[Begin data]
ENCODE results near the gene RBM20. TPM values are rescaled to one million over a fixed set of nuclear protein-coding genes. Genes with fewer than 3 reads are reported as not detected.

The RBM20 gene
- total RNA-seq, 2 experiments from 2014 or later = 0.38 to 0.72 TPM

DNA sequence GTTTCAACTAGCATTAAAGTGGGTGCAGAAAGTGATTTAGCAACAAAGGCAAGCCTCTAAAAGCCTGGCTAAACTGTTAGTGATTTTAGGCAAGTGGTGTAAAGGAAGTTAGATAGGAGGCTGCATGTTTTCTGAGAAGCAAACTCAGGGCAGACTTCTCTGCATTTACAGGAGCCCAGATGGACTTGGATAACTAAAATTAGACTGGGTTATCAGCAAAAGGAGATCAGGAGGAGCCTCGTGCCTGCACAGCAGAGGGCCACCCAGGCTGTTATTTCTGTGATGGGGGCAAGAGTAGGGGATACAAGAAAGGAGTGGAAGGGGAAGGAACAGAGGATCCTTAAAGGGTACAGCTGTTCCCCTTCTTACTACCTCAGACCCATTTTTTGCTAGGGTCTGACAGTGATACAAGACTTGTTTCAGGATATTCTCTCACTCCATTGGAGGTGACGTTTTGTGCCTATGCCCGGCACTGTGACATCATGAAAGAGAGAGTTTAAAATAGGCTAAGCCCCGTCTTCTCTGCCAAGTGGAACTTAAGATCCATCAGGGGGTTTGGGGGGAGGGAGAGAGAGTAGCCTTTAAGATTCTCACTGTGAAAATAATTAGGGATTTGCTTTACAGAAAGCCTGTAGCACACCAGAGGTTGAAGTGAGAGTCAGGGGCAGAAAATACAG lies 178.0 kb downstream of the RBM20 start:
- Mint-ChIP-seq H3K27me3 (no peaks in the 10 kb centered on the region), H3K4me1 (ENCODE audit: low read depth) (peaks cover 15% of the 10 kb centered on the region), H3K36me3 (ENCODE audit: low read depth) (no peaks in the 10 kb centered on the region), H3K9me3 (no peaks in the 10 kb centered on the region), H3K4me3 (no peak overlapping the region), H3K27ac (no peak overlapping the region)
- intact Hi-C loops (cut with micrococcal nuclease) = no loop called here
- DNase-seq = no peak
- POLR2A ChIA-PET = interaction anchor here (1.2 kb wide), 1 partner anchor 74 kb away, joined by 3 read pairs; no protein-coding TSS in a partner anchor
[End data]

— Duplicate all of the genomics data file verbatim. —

ENCODE results near the gene RBM20. TPM values are rescaled to one million over a fixed set of nuclear protein-coding genes. Genes with fewer than 3 reads are reported as not detected.

The RBM20 gene
- total RNA-seq, 2 experiments from 2014 or later = 0.38 to 0.72 TPM

DNA sequence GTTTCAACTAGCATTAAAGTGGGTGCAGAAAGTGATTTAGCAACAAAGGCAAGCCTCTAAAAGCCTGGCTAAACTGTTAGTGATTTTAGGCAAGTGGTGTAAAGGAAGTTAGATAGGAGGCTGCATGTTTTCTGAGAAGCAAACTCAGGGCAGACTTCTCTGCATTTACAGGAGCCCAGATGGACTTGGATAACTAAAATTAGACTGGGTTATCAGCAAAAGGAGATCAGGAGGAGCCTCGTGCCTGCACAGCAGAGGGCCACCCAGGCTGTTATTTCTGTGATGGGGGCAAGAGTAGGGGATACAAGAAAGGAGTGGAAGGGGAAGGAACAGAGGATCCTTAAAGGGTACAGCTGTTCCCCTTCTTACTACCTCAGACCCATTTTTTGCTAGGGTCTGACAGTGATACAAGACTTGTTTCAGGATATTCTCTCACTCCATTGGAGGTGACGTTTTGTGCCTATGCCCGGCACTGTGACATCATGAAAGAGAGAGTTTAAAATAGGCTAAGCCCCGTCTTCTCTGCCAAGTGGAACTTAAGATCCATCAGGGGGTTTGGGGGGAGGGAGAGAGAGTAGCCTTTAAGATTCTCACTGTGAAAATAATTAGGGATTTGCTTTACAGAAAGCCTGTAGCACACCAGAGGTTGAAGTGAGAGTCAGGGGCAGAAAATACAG lies 178.0 kb downstream of the RBM20 start:
- Mint-ChIP-seq H3K27me3 (no peaks in the 10 kb centered on the region), H3K4me1 (ENCODE audit: low read depth) (peaks cover 15% of the 10 kb centered on the region), H3K36me3 (ENCODE audit: low read depth) (no peaks in the 10 kb centered on the region), H3K9me3 (no peaks in the 10 kb centered on the region), H3K4me3 (no peak overlapping the region), H3K27ac (no peak overlapping the region)
- intact Hi-C loops (cut with micrococcal nuclease) = no loop called here
- DNase-seq = no peak
- POLR2A ChIA-PET = interaction anchor here (1.2 kb wide), 1 partner anchor 74 kb away, joined by 3 read pairs; no protein-coding TSS in a partner anchor